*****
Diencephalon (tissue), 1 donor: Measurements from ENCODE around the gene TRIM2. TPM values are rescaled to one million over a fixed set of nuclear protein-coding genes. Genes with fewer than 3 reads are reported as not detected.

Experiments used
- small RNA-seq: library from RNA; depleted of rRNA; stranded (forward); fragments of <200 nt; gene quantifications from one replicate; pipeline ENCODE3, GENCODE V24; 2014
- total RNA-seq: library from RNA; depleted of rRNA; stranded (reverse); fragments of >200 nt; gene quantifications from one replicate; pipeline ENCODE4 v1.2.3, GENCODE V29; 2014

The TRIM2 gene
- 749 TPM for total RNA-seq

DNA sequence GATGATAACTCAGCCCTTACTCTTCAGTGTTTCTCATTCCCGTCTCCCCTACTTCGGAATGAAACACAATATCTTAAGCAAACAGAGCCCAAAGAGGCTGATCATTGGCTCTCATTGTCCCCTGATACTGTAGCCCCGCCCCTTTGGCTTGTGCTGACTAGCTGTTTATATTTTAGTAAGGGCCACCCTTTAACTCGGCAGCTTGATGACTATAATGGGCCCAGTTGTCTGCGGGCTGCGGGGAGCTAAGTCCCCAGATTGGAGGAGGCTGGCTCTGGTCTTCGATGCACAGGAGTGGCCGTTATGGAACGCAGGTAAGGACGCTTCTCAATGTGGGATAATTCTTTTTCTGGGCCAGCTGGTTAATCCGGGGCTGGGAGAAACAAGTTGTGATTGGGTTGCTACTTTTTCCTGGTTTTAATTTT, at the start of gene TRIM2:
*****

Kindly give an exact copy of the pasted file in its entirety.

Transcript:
Diencephalon (tissue), 1 donor: Measurements from ENCODE around the gene TRIM2. TPM values are rescaled to one million over a fixed set of nuclear protein-coding genes. Genes with fewer than 3 reads are reported as not detected.

Experiments used
- small RNA-seq: library from RNA; depleted of rRNA; stranded (forward); fragments of <200 nt; gene quantifications from one replicate; pipeline ENCODE3, GENCODE V24; 2014
- total RNA-seq: library from RNA; depleted of rRNA; stranded (reverse); fragments of >200 nt; gene quantifications from one replicate; pipeline ENCODE4 v1.2.3, GENCODE V29; 2014

The TRIM2 gene
- 749 TPM for total RNA-seq

DNA sequence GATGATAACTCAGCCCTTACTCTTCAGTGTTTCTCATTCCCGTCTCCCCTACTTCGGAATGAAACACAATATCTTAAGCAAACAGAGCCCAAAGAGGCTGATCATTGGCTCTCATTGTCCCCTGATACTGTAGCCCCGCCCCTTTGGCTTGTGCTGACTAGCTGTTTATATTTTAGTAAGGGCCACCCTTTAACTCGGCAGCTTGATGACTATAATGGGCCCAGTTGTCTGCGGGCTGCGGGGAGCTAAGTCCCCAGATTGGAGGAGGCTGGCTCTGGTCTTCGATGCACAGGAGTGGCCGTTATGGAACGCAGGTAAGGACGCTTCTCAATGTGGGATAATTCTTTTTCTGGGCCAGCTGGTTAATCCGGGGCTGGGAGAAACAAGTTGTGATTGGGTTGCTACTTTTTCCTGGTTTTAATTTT, at the start of gene TRIM2: